BVI News

Nat’l Importance: Cabinet extends economic substance lawyer’s contract

Outgoing Premier Dr D Orlando Smith and Governor Augustus Jaspert.

It appears the British Virgin Islands might not have entirely satisfied the European Union (EU) in relation to the recently-passed economic substance legislation, given that Cabinet decided five days ago to seek further services from the two overseas attorneys who drafted the law.

Cabinet in its February 20 meeting approved to pay one of the attorneys an additional sum not exceeding $100,000 to do further work on the said economic substance law.

According to a report on the Cabinet meeting, the extension of the attorney’s contract was being done urgently and was described as a matter of ‘national importance’.

The report said Cabinet “approved the further engagement of Junior Counsel Mr Jack Rivett to continue work in conjunction with and to assist Mr Michael Furness … to draft regulations to the Economic Substance Act, 2018 and assist with ancillary matters.”

“[Cabinet] waived the tender process [to do further work on the law], on an exceptional basis, in relation to the engagement of such counsel in the interests of continuity and on the grounds of national importance and urgency,” the report added.

READ: Gov’t hires attorneys to help keep BVI of EU blacklist

News that the BVI is seeking further services from the attorneys come on the cusp of a general election whereby the territory might see a new party emerging as government.

This news also comes fewer than a month of the now-dissolved House of Assembly making emergency amendments to the aforesaid law.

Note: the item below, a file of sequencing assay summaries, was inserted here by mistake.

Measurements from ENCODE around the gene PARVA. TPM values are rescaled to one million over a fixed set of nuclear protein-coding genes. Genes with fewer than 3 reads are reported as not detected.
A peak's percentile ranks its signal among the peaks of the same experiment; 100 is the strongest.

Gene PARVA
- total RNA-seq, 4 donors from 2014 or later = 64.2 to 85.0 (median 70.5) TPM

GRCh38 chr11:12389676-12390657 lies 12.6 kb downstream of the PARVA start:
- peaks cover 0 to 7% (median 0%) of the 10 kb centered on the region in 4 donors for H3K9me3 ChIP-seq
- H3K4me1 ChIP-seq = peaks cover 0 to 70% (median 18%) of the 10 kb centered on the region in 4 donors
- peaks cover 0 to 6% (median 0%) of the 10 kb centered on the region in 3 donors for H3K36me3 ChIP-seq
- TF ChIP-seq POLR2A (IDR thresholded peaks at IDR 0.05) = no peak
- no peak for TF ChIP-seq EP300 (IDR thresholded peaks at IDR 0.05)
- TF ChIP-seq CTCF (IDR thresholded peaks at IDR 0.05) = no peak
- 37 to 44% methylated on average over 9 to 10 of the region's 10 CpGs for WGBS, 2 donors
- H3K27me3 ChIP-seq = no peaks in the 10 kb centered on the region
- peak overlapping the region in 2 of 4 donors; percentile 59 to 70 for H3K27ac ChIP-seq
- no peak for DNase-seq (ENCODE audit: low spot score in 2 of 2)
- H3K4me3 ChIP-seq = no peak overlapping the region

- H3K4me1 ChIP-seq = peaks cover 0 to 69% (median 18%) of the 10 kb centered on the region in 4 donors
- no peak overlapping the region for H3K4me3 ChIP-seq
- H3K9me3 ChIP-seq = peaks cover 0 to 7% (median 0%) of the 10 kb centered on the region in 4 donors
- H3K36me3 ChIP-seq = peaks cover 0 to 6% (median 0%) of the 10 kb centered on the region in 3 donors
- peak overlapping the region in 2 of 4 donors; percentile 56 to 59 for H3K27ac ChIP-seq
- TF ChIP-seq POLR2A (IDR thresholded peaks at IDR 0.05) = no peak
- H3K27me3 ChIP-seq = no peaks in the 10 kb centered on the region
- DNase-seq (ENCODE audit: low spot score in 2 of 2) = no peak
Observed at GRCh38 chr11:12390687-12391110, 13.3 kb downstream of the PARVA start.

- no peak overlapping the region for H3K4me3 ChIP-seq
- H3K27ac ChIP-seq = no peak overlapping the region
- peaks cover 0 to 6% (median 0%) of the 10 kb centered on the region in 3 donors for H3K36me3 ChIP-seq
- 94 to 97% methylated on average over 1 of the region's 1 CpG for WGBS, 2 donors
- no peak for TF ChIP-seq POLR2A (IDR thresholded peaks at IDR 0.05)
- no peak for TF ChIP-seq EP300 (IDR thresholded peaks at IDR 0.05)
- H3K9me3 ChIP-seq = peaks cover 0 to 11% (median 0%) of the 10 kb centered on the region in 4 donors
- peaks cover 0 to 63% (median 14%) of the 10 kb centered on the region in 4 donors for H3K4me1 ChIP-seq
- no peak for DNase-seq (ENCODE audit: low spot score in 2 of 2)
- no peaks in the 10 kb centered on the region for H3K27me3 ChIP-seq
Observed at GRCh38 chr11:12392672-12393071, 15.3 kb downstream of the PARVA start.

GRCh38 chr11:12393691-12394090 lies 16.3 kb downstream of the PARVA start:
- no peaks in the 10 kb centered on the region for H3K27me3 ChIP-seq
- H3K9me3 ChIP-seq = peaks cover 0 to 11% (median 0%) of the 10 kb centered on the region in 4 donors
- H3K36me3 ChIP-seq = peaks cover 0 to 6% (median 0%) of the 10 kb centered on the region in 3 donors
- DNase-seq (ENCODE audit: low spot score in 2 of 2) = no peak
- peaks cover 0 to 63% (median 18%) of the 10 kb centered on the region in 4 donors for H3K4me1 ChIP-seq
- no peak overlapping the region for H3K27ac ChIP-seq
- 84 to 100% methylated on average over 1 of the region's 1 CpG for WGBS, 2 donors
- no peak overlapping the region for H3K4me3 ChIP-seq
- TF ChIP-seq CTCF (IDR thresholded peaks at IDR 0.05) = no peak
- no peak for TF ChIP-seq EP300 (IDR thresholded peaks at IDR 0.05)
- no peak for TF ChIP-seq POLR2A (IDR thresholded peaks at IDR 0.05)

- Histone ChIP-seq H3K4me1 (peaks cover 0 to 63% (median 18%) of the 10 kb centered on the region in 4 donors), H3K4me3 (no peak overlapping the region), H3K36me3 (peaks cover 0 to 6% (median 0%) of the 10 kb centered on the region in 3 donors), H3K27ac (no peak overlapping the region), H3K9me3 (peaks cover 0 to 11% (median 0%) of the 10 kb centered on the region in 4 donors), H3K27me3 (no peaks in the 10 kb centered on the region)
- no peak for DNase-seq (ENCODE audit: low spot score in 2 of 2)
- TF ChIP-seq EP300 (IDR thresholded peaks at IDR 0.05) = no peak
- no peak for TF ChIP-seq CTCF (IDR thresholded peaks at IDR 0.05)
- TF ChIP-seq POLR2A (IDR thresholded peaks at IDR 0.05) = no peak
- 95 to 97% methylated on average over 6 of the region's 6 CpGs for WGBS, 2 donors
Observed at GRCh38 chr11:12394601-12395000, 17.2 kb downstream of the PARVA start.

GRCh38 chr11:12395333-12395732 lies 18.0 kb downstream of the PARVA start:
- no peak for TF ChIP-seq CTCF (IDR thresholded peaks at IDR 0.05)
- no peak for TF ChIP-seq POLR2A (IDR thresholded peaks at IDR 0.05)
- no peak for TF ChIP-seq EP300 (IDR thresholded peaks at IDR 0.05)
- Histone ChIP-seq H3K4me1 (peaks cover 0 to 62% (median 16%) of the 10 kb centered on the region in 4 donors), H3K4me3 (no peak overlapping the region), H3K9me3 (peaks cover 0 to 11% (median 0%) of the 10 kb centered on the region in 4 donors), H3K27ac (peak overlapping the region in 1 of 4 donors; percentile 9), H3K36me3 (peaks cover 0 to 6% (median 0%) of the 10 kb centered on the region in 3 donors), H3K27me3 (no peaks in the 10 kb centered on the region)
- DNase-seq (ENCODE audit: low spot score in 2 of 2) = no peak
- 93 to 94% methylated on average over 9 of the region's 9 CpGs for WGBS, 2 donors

Those amendments were passed in local parliament to continue the BVI’s campaign to keep off the European Union’s blacklist of ‘tax haven’ jurisdictions.

The EU’s definition of economic substance has to do with financial services companies setting up physical and appropriately-staffed office spaces in the territory.

The BVI is one of several jurisdictions the EU has opted to target in this regard.

Editor’s note

The EU was expected to decide on whether they accepted or was satisfied with the territory’s Economic Substance (Companies and Limited Partnerships) Act by mid-February.

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4 Comments

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  1. Laura says:

    The entire House of Assembly of the BVI needs to be united in defence of and support of our Financial Services Industry, and consequently the livelihood of our dearly beloved country. We as a people need to find a pride and proudness within our government’s ability to unite towards the common goal of protecting our industry. It is unfortunate however, that time after time, we find ourselves having to jump through hoop after hoop to continue to satisfy an outside watchdog which brings nothing substantial to our shores.

    Whilst the necessity of the Economic Substance Act is to satisfy requirements from the European Union that companies registered in the BVI maintain a physical presence, employees and revenue generating activities, it seems to be rather cumbersome in nature but can also in fact harm our country and economic activity. However, passing this legislation is a necessary evil of sorts, as its implications of being blacklisted is not in our best interest, or else could cause harm in an even more immediate way, as current financial activity from legitimate and fully compliant financial organizations could be compromised.